1. A document entitled “New York State Department of Motor Vehicles - Retail Certificate of Sale, ” which identified Brandon as the purchaser of the car, identified “American Honda Motor, Torrance, CA” as the prior owner, and identified the type of sale as “Retail” and “New.” Id. ¶ 21. American Honda Motor (“American Honda”) is a California-based subsidiary of Honda Motor Co., Ltd. and distributes all Honda-branded cars in the United States. Schlanger Decl. ¶¶ 4, 6, ECF No. 11-1.
2. A document entitled “Application of Certificate of Ownership, ” a New Jersey Motor Vehicle Commission form, indicating that Brandon owned the car and American Honda Finance was the lienholder. Compl. ¶ 22. American Honda Finance (“Honda Finance”) is a California-based Honda entity that offers financial services and retail loans on Honda-branded products. Schlanger Decl. ¶¶ 12-16.
3. A document entitled “New Vehicle Invoice, ” which stated that the car was “NEW, ” that Plaza sold it to Brandon, and that Honda Finance was the lienholder. Compl. ¶ 23.
4. A document entitled “Motor Vehicle (Automobile) - Simple Interest - Retail Installment Contract - Consumer Credit Document New York, ” which indicated the car was “NEW.” Id. ¶ 27.

         Brandon also signed a limited power of attorney authorizing specified Plaza employees to “sign and execute any documents necessary to process” the transfer of title, registration and procurement of license plates for the car. Id. ¶ 28. Finally, Garcia helped the Buelows connect their Bluetooth devices to the car. Id. ¶ 30. During that process, the Buelows noticed other Bluetooth devices had previously been paired with the car and they asked Garcia for an explanation. Id. ¶ 31. Garcia replied: “the guy who drove the car up from Virginia wanted to listen to his own music.” Id.

         Unbeknownst to the Buelows, the car Plaza sold them was not actually new. It had been owned previously by a man named Alonzo Nimmons (“Nimmons”). Id. ¶¶ 35-36. Nimmons bought the car from Plaza about a month before the Buelows did. Id. ¶ 37. A week after Nimmons purchased the car, he dropped it off with Plaza so Plaza could repair a “minor issue.” Id. ¶ 38. When Nimmons returned to pick up the car, the front passenger side of the car had been “crushed in.” Id. ¶ 39. Nimmons demanded and eventually received a replacement car from Plaza. Id. ¶ 40. Plaza never told the Buelows the car had been previously owned or that it had been damaged. Id. ¶ 41. In fact, Plaza “made false assertions to the contrary in an attempt to conceal the true facts.” Id. The Buelows only learned about the car's history after an irregularity with the car's satellite radio subscription motivated them to investigate. Id. ¶¶ 32-35. The Buelows are now aware that the car “is not, in fact, a pristine, low-mileage, single-owner vehicle, but rather a used car with multiple owners, undisclosed accidents, and uncertain provenance.” Id. ¶ 43.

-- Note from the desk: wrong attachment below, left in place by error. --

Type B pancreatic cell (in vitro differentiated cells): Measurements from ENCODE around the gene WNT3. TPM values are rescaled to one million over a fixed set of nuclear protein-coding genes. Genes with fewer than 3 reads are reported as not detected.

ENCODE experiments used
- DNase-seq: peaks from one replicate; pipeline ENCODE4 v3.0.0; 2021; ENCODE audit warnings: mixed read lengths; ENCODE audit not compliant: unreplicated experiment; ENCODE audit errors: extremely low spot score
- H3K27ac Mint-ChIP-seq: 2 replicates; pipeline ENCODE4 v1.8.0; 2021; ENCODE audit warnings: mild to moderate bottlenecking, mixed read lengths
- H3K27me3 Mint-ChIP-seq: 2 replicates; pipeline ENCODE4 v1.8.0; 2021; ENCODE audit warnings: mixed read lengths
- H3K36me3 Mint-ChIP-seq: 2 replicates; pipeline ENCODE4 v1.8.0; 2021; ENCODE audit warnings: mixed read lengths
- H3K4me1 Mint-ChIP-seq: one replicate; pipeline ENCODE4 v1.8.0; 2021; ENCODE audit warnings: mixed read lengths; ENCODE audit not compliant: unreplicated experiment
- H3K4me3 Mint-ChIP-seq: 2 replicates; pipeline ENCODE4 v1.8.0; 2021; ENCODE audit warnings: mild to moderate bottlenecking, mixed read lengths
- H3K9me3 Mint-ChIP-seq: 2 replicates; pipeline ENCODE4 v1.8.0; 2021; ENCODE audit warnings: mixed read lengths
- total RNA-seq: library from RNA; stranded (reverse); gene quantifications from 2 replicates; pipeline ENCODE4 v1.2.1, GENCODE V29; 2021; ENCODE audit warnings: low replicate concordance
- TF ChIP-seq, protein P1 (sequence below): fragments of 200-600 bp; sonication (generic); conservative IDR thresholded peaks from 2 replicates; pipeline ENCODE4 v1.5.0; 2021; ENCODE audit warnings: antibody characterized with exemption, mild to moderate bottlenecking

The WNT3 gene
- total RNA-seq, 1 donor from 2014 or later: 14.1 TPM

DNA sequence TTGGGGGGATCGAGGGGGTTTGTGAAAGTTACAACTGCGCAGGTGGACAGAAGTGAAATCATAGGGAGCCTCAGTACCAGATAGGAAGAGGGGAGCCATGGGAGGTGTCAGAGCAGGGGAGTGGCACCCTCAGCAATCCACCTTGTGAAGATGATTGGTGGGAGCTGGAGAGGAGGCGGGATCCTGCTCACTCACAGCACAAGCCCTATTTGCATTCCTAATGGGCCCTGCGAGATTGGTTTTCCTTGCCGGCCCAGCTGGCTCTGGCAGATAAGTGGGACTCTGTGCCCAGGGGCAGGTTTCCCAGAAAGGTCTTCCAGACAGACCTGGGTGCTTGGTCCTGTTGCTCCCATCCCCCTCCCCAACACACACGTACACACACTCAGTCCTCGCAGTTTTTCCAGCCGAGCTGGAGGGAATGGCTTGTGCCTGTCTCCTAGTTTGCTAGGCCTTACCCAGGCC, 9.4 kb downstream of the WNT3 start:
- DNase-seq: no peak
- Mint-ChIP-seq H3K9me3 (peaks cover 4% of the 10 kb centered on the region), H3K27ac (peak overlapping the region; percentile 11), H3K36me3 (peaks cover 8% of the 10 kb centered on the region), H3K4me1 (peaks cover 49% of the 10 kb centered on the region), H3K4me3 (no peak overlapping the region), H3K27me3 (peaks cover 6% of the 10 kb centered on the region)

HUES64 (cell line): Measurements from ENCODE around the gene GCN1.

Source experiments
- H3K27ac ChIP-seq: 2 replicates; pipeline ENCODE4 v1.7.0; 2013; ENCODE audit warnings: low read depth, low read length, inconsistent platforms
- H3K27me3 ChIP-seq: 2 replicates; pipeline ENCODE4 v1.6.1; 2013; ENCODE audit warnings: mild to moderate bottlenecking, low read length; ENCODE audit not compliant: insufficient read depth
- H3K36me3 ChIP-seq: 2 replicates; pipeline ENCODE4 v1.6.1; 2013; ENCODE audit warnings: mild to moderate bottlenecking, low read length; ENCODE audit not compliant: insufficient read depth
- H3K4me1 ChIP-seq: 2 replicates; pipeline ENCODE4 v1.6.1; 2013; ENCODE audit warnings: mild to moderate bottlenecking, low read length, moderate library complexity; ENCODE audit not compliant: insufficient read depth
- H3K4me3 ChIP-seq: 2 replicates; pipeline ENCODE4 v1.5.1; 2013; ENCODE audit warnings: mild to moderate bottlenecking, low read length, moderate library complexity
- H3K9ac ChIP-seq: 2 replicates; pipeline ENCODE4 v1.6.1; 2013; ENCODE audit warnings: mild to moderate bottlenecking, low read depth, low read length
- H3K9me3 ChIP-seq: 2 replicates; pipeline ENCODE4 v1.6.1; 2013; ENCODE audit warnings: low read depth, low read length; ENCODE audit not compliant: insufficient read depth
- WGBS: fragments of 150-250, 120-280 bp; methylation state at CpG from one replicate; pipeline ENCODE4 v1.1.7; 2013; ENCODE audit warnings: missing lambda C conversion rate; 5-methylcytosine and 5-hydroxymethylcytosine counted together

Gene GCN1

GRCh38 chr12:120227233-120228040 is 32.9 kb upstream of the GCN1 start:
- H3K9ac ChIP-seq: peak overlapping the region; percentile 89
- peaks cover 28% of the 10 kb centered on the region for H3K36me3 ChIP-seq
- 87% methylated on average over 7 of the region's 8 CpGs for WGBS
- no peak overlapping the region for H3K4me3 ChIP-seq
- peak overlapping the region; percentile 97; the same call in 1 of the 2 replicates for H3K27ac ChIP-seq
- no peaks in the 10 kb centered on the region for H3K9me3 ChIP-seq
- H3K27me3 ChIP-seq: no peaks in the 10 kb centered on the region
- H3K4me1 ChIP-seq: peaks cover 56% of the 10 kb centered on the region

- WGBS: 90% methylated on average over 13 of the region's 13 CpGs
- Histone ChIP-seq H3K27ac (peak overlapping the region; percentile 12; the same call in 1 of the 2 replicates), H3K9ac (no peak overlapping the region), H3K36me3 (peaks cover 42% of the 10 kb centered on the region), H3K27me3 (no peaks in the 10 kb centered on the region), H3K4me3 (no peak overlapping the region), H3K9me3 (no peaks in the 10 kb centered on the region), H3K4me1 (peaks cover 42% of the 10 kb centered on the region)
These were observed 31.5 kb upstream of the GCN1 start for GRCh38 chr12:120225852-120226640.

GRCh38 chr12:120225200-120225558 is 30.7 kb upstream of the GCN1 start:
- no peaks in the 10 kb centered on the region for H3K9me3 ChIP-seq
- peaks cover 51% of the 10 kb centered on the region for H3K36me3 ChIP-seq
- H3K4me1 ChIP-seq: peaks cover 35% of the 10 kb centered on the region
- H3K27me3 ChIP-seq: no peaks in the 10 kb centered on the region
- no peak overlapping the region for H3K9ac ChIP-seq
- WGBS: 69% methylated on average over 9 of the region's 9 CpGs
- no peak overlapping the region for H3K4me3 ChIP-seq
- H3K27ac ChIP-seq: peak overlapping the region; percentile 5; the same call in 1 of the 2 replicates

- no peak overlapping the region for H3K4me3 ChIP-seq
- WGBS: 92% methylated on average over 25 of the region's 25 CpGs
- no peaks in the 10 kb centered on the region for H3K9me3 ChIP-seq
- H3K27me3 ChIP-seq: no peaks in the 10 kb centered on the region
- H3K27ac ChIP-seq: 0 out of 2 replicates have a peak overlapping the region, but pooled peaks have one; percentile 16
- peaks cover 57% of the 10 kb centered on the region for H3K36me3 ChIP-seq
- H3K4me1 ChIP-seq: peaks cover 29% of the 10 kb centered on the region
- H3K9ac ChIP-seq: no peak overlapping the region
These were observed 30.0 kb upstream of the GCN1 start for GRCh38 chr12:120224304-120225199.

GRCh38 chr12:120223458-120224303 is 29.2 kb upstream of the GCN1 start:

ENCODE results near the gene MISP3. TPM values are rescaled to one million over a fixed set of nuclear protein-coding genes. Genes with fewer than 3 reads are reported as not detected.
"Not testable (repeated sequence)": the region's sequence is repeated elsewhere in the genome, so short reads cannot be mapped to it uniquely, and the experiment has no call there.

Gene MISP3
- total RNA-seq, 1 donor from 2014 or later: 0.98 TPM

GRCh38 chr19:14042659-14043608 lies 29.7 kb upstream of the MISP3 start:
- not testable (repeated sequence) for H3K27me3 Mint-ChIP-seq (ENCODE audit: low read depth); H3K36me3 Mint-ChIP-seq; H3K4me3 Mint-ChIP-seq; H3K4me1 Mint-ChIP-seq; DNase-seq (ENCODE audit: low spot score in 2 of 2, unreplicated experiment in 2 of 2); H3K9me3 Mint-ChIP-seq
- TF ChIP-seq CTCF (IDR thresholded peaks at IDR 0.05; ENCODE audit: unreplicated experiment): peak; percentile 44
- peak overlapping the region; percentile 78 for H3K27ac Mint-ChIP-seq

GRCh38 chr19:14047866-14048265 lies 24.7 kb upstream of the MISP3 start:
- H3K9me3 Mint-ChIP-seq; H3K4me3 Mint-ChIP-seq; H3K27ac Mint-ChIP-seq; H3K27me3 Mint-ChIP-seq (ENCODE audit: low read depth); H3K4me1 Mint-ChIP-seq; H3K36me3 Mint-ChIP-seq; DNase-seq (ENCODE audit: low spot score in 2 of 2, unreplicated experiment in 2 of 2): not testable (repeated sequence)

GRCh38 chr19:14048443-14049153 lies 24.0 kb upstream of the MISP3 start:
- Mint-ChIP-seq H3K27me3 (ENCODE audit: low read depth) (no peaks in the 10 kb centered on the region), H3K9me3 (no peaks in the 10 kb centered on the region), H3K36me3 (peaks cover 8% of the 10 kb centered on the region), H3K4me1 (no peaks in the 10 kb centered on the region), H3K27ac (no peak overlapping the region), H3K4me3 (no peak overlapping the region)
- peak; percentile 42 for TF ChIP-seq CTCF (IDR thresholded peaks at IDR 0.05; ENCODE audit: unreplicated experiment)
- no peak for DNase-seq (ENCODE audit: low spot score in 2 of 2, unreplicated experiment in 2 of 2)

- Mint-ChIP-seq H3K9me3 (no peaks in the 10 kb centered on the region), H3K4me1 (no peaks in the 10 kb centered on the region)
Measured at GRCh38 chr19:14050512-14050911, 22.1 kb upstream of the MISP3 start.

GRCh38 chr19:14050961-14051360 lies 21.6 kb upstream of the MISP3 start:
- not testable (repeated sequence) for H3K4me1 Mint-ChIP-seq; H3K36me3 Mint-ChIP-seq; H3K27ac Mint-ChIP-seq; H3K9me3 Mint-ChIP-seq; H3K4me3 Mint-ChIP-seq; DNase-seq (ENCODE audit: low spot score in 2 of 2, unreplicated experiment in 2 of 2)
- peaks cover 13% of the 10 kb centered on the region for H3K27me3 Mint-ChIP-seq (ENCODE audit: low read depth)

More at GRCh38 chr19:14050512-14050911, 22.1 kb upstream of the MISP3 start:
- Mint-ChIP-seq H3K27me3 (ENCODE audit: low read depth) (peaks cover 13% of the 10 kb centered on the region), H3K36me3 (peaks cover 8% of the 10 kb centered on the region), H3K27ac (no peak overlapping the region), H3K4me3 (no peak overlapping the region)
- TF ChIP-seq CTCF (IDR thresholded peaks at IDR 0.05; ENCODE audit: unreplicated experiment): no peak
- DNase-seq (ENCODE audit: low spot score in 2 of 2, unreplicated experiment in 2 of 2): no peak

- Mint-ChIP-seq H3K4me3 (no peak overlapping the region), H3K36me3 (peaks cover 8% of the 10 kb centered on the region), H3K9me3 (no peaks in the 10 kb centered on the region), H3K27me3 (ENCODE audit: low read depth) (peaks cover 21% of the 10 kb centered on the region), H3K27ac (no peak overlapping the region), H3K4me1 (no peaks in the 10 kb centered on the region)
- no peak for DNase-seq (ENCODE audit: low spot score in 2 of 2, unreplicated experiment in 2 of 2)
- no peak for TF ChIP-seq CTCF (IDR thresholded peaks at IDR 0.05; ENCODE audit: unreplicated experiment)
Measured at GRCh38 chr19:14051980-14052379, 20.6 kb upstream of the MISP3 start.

On October 31, 2016, Brandon filed a complaint against Plaza in this court. He asserts the following claims: (1) violation of California's Song-Beverly Consumer Warranty Act, Compl. ¶¶ 48-60; (2) violation of the federal Magnuson-Moss Warranty Act for Breach of Express Written Warranty, id. ¶¶ 61-69; (3) violation of the federal Magnuson-Moss Warranty Act for Breach of “Implied Written Warranty, ” id. ΒΆΒΆ 70-88; (4) ...